Monday, 18 May 2015

How much carrot and how much stick: What messages do teachers use prior to high-stakes exams and does it have any influence on their students?

A common feature in many educational systems is the use of high-stakes school leaving exams at the end of secondary education. The results of these exams can, and do, influence opportunities to access post-compulsory education and training, and opportunities to enter and progress in the labour market. The United Kingdom is no exception: GCSEs are taken at the end of Year 11 in England, Wales and Northern Ireland. Students in Scotland take National exams at the same age (S4 in the Scottish system).

One of the areas that I have been researching concerns the language used by teachers in the run up to these important exams.  The overwhelming majority of teachers that I have worked with, both as a former teacher myself and now as an educational researcher, care deeply about the results and future of their students. Teachers are also being increasingly subjected to performativity regimes whereby their performance and pay are judged through the results of their students. These factors combine to place teachers under considerable pressure.

In this environment, what do teachers say to students about their forthcoming exams? In one study, my colleague Christine Roberts and I, surveyed the attitudes of 232 secondary school teachers in England (Putwain & Roberts, 2012). We found that many teachers emphasised the importance of GCSEs for one’s future and how failure could have damaging consequences. 81.6% of respondents indicated that they either agreed or strongly agreed that students should be reminded that they would fail if they did not complete coursework and revision. Teachers also used many forms of encouragement. 96.2% either agreed or strongly agreed that students should be reminded about the benefits of hard work. It would seem that teachers are using varying combinations of ‘carrot’ and ‘stick’.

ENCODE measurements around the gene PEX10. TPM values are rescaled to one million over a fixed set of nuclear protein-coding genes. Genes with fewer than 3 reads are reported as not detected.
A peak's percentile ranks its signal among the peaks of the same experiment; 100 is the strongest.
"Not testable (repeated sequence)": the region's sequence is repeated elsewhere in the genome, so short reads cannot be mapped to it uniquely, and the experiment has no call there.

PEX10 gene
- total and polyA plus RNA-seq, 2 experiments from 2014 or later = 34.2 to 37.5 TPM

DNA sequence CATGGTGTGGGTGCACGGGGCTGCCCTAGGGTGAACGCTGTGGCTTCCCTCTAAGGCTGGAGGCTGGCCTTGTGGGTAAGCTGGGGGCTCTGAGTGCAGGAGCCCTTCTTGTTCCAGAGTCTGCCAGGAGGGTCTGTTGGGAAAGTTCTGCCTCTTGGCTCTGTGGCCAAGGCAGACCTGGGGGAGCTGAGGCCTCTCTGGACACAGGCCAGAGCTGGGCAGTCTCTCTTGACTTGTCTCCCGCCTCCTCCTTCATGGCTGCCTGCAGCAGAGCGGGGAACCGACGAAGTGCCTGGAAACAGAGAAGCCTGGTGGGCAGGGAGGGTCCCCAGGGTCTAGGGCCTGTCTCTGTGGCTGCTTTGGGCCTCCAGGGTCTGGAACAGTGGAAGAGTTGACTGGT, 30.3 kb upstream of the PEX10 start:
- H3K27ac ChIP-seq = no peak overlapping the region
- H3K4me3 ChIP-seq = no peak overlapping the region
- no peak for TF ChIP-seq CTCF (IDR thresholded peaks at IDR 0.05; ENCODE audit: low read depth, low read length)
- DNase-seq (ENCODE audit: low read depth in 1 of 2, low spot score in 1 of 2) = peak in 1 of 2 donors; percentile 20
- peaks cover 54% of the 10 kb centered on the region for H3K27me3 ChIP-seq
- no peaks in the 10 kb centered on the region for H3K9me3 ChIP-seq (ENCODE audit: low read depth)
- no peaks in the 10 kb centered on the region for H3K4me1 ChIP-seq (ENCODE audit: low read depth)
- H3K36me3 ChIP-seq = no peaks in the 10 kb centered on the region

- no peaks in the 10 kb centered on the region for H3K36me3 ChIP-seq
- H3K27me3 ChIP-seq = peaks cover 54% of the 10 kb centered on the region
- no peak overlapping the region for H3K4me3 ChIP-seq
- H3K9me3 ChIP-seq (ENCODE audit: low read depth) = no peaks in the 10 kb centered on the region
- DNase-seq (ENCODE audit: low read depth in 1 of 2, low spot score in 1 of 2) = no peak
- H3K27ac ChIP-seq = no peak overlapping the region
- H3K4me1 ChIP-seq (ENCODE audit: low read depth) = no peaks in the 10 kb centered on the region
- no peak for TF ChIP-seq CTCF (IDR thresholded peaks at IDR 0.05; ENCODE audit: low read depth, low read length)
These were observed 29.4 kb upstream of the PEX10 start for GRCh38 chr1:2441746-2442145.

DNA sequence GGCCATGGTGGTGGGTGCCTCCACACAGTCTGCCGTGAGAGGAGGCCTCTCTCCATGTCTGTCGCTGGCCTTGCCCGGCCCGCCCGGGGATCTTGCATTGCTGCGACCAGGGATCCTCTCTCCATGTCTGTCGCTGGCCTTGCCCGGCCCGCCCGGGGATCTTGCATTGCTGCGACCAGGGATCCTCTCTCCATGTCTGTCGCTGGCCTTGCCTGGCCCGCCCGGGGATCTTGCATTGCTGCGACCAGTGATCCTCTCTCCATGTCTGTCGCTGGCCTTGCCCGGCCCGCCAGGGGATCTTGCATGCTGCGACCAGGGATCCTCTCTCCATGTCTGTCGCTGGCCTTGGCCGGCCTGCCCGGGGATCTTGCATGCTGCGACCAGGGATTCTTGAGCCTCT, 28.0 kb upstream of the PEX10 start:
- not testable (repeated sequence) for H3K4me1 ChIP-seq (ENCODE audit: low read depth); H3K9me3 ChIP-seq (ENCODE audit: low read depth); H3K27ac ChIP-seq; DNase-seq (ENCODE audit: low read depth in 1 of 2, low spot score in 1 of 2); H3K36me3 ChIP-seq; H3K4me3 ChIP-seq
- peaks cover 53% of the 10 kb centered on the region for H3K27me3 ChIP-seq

Some of our studies have focused on how students interpret and respond to the ‘stick’ type of messages. We call these consequence reminders. Not surprisingly, students do not interpret consequences reminders in the same way. In one study, Wendy Symes and I provided students with hypothetical scenarios and asked students how they would respond (Putwain & Symes, 2014). If students attach little importance to forthcoming exams they tend to disregard consequence reminders. Perhaps they see no chance of passing, or want to follow a path after school that does not depend on results of exams. If students do value exam results, either as a means to an end or as an end in themselves, they do pay attention to consequence reminders. When exam results are valued and students expect to pass they see consequence reminders in a positive way, as motivating. However, when exam results are valued and students don’t expect to pass they see consequence reminders in a negative way, as a trigger for worry and anxiety.

In other studies, rather than asking students to respond to hypothetical situations we have asked them to report on how often their teachers use consequence reminders in the run up to important exams and how these consequence reminders are interpreted. In two studies focusing on maths GCSE we have found that consequence reminders predict negative educational outcomes when they are interpreted in a negative way as threatening. For instance, Wendy and I have shown that the negative interpretation of consequence reminders predicts a lower GCSE maths grade (Putwain & Symes, 2011). This was partly due to an increase in exam anxiety and a fear of failure. My colleague Richard Remedios and I have also shown that the negative interpretation of consequence predicts greater levels of exam anxiety and a lower GCSE maths grade (Putwain & Remedios, 2014). In this study it was partly due to a lower enjoyment, lower interest and lower motivation.